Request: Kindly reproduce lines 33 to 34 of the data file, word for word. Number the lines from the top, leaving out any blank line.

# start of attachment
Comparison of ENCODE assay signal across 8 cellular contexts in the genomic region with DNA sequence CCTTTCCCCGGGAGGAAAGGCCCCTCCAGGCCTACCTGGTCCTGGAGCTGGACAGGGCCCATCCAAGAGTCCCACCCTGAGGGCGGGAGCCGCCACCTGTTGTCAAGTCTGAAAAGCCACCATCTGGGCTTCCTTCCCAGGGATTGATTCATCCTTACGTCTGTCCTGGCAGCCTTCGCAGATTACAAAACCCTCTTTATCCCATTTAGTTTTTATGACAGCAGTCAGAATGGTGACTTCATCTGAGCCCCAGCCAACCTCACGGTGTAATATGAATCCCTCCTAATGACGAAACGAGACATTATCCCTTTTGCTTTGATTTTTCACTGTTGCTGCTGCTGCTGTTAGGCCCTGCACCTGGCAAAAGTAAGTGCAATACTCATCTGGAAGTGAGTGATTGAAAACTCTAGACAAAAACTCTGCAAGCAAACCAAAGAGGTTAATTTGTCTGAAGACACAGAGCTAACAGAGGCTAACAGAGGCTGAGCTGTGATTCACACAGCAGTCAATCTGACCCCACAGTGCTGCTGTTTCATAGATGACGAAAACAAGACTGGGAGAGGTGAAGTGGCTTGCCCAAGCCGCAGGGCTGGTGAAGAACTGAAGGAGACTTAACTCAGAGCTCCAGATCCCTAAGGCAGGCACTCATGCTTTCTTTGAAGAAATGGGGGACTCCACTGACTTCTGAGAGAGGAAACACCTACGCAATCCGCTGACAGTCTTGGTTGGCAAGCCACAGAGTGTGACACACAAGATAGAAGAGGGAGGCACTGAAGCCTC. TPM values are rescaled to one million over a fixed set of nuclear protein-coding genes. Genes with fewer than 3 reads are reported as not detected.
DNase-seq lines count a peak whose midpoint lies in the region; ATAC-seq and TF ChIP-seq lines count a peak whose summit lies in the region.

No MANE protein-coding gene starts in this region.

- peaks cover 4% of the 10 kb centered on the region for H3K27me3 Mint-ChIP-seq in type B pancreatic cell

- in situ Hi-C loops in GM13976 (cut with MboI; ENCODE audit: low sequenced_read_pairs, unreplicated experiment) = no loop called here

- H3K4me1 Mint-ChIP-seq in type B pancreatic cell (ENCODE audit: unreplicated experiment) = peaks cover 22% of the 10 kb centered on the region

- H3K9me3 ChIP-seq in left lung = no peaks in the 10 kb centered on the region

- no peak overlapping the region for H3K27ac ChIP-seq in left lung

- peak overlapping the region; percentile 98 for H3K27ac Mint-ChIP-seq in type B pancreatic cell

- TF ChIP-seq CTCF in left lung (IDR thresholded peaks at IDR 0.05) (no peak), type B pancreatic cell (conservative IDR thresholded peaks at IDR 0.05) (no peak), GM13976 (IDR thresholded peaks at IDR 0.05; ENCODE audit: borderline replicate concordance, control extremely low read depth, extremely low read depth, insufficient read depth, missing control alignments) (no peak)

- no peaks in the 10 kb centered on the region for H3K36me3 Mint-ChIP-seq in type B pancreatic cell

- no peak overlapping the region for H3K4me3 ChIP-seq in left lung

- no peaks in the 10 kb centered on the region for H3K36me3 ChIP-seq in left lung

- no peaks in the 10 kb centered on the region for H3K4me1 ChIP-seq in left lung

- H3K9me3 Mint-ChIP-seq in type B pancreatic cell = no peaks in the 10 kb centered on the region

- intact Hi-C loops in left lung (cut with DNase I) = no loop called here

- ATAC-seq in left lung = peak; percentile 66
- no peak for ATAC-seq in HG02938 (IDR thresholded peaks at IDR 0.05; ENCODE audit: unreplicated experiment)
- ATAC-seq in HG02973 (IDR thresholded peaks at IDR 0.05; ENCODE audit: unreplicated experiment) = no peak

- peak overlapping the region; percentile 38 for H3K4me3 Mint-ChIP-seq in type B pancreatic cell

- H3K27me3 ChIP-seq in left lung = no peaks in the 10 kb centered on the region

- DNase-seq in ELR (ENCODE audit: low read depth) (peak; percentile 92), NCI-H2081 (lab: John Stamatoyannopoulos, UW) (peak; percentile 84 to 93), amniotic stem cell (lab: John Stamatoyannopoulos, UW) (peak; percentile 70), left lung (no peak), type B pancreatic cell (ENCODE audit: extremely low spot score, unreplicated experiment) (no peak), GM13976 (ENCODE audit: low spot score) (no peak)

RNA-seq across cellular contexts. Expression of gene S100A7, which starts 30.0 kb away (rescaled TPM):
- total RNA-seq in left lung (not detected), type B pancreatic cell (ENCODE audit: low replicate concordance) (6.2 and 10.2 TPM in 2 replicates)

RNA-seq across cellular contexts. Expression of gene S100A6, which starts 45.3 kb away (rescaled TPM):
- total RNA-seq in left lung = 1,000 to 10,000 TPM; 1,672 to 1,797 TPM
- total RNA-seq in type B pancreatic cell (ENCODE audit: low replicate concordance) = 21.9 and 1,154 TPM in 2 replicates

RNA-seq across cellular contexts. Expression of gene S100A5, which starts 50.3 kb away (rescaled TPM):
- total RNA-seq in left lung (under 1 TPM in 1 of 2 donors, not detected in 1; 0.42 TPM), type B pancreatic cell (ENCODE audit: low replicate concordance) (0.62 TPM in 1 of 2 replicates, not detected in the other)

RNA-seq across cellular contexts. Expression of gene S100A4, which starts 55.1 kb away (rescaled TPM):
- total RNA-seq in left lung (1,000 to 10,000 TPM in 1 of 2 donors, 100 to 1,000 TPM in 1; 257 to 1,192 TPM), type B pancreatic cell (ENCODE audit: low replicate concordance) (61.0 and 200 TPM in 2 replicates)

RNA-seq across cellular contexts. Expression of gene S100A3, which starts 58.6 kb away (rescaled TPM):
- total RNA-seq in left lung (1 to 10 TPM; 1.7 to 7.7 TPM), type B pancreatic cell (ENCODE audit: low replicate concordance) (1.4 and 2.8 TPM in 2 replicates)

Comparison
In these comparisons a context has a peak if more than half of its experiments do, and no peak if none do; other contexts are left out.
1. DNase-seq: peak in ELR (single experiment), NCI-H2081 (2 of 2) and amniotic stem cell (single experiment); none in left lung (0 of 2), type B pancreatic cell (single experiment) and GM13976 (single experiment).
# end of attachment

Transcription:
- total RNA-seq in left lung (1 to 10 TPM; 1.7 to 7.7 TPM), type B pancreatic cell (ENCODE audit: low replicate concordance) (1.4 and 2.8 TPM in 2 replicates)

Comparison